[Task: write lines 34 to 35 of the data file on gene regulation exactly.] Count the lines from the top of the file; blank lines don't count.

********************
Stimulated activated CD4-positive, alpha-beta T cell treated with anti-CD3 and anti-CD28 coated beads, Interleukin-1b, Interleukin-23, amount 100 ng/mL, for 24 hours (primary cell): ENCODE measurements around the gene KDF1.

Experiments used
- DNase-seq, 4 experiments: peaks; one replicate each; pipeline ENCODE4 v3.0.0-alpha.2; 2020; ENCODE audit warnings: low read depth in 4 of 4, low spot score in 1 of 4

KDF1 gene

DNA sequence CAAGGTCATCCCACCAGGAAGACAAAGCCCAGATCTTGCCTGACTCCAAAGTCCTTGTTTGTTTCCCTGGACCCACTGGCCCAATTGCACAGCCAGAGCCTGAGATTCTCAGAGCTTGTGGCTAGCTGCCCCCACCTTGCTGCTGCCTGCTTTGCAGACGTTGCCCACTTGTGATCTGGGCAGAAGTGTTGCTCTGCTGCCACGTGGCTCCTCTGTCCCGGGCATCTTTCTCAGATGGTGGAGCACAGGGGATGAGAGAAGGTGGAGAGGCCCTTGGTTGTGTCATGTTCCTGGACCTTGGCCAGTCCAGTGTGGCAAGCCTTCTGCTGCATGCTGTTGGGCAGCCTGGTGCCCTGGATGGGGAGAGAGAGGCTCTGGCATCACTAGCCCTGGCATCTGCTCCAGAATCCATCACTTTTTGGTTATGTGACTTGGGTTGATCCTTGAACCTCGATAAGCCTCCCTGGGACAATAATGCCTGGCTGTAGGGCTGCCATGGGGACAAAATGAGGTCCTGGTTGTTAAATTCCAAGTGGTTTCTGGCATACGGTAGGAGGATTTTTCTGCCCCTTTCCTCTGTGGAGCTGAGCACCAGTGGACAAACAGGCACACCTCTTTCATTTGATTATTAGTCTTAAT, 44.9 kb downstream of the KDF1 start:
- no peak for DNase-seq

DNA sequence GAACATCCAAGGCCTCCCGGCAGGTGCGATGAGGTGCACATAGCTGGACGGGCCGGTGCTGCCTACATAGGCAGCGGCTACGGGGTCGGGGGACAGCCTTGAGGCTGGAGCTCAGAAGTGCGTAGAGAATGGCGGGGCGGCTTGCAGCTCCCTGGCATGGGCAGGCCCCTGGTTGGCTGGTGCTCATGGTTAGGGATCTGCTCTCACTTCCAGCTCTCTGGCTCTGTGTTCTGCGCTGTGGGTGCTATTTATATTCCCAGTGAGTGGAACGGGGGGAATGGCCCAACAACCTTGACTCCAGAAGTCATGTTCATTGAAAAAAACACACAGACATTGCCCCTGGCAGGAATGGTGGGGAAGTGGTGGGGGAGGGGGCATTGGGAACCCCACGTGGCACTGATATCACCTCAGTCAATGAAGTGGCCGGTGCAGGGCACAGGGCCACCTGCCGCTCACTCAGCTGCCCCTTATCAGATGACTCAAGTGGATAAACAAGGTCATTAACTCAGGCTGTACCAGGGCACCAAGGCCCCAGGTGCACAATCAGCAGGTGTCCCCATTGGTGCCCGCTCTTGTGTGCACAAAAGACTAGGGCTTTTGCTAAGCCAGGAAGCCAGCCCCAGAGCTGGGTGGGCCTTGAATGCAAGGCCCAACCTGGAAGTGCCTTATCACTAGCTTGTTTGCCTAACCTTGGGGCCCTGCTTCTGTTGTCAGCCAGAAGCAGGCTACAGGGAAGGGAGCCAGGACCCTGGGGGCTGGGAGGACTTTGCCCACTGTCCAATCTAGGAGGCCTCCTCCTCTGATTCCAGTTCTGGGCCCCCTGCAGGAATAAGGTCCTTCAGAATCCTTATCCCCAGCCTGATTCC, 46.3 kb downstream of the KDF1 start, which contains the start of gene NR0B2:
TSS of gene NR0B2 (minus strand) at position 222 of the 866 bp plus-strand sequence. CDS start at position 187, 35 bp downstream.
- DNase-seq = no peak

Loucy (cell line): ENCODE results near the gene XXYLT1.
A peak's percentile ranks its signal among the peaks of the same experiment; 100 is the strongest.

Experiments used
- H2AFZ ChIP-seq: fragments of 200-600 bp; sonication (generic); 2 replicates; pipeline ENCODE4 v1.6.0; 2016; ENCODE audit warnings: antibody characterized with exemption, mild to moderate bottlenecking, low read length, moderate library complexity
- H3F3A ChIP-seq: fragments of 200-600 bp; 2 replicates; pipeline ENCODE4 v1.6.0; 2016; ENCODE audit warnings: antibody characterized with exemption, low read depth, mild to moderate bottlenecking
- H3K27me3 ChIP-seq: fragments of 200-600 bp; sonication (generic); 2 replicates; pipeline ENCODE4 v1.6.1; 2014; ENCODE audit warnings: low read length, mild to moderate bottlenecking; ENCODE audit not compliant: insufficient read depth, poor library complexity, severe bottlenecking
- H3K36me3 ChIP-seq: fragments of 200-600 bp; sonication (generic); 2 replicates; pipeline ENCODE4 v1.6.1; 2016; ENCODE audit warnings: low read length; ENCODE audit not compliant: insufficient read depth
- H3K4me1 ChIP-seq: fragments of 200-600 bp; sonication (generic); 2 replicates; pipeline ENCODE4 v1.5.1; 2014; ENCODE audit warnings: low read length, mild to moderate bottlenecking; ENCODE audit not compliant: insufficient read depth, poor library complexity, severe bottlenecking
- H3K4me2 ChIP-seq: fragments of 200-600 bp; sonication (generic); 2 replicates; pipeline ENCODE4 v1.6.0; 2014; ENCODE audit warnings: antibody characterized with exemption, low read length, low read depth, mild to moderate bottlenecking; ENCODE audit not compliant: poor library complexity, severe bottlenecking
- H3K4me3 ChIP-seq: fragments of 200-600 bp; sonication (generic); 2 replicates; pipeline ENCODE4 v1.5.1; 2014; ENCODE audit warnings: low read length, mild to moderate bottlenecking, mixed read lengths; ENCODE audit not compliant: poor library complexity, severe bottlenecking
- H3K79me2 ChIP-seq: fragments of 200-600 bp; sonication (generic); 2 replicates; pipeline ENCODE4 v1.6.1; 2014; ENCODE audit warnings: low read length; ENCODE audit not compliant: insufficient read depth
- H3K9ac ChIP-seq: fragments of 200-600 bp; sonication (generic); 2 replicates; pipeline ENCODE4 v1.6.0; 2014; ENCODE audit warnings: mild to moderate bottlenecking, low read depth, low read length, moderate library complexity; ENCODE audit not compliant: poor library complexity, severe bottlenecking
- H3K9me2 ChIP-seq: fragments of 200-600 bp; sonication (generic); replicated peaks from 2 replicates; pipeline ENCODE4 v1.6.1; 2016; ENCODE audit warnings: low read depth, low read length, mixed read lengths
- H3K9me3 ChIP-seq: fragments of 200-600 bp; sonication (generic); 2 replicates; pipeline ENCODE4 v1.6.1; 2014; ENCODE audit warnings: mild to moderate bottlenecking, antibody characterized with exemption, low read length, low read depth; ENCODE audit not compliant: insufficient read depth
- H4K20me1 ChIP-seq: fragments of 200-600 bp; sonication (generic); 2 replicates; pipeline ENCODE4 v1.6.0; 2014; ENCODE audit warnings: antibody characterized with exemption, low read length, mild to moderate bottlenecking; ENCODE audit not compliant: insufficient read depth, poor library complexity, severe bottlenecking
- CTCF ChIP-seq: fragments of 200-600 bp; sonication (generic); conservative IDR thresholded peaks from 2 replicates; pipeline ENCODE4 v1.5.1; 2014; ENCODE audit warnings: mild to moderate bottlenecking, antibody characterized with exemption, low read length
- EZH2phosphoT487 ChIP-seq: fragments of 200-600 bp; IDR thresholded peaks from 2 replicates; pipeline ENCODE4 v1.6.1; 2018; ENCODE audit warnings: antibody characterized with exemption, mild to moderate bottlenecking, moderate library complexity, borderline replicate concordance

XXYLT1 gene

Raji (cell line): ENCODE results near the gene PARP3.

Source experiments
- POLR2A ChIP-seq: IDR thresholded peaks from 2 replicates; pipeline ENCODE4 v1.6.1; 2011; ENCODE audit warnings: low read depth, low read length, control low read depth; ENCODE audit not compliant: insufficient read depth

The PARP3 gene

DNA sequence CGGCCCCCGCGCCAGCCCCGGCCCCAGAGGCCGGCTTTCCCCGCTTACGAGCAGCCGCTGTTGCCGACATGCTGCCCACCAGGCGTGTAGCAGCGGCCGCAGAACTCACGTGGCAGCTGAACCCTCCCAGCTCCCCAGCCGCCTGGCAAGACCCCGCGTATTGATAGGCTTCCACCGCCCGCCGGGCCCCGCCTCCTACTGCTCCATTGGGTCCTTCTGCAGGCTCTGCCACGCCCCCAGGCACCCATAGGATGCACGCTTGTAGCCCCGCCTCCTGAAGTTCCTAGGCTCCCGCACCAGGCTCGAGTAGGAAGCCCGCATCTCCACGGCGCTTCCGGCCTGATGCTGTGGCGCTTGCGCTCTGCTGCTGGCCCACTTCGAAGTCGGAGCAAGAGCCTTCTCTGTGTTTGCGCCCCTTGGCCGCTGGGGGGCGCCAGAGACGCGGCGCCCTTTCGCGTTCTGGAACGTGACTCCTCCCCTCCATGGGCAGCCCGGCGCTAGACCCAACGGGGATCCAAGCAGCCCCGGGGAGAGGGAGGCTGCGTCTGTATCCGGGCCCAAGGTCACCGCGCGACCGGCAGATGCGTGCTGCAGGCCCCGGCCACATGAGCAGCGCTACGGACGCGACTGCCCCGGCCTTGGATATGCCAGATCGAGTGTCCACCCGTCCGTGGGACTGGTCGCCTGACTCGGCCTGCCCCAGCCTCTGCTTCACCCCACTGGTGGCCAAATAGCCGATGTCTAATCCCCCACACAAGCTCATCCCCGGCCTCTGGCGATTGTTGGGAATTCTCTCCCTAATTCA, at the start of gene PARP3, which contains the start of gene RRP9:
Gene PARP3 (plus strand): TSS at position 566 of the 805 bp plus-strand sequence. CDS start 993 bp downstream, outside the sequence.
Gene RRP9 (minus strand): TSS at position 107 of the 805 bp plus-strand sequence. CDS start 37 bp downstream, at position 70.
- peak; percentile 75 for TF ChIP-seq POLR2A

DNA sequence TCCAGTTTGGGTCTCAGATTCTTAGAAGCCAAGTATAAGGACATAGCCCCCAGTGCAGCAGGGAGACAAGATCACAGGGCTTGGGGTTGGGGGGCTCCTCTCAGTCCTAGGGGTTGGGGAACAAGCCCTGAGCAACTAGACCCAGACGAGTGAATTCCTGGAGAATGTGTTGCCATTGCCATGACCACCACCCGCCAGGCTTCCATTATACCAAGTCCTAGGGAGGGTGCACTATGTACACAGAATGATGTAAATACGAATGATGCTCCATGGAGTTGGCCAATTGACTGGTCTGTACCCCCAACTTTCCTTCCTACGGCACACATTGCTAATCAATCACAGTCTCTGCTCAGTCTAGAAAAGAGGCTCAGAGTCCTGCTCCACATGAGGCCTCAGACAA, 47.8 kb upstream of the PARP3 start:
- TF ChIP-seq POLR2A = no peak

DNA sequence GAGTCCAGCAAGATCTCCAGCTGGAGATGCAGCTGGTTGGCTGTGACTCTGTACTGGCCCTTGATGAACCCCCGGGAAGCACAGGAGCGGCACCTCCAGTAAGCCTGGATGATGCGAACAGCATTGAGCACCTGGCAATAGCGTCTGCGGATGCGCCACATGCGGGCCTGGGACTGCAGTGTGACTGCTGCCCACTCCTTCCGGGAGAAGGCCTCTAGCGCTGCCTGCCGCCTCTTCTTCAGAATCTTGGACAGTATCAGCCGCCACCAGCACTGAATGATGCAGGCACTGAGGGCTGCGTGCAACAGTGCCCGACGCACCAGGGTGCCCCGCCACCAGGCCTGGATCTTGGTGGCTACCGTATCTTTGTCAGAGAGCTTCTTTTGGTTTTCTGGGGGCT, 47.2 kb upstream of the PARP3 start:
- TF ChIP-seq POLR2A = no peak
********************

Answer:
Gene RRP9 (minus strand): TSS at position 107 of the 805 bp plus-strand sequence. CDS start 37 bp downstream, at position 70.
- peak; percentile 75 for TF ChIP-seq POLR2A